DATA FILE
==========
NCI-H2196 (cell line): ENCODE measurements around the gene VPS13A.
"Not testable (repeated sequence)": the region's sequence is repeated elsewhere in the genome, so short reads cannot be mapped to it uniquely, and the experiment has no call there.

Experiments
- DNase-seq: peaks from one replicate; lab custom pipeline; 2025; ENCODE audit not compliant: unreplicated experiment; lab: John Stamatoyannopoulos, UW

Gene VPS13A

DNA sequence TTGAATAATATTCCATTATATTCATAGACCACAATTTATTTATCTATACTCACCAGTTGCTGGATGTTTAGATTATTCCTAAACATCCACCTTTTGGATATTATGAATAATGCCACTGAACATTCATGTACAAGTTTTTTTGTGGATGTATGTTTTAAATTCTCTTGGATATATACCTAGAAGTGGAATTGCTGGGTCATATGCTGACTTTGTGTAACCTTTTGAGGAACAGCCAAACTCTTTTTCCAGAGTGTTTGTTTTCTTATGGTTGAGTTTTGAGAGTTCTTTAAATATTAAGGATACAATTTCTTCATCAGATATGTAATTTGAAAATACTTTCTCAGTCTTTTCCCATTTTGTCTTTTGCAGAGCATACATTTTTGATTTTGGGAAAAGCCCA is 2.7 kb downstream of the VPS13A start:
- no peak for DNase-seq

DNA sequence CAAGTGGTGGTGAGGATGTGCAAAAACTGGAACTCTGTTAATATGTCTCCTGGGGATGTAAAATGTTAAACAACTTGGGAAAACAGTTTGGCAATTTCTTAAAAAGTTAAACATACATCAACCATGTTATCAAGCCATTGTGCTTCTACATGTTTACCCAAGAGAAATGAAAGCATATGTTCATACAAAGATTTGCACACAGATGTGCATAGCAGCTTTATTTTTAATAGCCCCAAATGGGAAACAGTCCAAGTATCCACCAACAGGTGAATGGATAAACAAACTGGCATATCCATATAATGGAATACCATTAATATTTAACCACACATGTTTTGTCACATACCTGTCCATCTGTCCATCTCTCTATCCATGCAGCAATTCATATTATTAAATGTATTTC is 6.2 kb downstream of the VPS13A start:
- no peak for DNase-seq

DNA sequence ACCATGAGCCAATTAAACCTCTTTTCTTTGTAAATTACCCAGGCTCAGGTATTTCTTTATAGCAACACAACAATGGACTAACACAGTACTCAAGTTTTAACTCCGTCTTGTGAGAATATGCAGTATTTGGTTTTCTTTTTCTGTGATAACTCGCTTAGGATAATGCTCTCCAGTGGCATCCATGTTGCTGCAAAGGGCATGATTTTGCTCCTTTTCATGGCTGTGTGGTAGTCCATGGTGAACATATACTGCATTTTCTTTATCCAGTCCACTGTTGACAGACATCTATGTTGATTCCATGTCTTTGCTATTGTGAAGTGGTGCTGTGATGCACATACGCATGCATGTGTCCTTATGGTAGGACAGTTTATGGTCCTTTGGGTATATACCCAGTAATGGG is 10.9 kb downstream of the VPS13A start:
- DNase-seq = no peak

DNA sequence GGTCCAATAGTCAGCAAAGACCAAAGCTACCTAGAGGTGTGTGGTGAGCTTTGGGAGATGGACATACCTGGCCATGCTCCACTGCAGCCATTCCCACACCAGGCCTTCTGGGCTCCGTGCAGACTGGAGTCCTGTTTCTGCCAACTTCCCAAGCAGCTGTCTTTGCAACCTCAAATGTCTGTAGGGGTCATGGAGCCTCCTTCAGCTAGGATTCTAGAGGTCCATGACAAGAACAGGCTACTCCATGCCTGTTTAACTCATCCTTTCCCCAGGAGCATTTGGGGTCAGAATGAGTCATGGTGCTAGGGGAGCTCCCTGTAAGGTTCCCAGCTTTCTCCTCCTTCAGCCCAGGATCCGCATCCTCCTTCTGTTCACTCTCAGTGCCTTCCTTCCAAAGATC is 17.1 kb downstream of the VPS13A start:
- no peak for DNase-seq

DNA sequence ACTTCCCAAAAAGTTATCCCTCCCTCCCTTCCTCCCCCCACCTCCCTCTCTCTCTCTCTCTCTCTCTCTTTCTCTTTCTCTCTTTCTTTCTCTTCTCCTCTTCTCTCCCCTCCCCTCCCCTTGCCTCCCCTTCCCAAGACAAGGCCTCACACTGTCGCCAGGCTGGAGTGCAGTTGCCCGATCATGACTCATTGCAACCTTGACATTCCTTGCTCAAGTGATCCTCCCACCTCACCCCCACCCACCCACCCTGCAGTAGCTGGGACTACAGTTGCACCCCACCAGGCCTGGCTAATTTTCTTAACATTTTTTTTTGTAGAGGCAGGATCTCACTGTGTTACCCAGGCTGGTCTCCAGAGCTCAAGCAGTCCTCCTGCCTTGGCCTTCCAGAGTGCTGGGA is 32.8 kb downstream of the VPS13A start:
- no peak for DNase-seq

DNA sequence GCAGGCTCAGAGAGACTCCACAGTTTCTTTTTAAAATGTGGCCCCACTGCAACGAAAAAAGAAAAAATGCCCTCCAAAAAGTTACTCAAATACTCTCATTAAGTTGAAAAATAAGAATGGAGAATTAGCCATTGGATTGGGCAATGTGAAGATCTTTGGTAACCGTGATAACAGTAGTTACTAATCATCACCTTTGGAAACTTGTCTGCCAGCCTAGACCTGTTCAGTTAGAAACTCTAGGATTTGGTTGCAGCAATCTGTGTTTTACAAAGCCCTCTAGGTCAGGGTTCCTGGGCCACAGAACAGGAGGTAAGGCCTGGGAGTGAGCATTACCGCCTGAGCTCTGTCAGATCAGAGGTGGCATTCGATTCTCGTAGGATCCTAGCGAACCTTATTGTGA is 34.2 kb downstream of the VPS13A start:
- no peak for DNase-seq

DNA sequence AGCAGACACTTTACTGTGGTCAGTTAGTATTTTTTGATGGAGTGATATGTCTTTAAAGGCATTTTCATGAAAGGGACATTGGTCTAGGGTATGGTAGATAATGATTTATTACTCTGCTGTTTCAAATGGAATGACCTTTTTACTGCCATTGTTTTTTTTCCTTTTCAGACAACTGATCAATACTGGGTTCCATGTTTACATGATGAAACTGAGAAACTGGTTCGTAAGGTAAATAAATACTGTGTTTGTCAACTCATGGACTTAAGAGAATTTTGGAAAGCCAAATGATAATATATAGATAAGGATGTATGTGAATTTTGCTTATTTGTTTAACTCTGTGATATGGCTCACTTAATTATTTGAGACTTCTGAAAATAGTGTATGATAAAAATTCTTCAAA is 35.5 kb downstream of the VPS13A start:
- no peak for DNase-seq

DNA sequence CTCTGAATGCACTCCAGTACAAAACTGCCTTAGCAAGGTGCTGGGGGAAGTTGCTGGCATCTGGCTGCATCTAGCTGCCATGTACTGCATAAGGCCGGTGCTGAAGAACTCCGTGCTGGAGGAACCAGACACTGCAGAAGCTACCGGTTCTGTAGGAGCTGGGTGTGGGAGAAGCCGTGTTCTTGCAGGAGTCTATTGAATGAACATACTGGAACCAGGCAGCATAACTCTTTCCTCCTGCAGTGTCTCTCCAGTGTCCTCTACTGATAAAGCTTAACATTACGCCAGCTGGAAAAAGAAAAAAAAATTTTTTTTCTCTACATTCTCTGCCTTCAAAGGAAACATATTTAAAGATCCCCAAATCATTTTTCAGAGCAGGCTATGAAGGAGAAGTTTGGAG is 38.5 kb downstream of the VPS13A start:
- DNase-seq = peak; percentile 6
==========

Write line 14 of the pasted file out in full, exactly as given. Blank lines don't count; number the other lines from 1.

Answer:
DNA sequence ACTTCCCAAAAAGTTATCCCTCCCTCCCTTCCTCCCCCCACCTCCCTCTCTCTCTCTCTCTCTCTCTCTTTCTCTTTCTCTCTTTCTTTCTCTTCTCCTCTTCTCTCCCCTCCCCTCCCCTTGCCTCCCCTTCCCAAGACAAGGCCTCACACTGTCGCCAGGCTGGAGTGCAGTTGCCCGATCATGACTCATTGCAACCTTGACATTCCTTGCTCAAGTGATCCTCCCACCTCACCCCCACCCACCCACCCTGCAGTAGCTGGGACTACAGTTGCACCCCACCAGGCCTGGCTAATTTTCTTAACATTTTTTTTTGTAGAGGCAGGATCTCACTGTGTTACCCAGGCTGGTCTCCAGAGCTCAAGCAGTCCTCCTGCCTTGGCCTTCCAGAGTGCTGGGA is 32.8 kb downstream of the VPS13A start: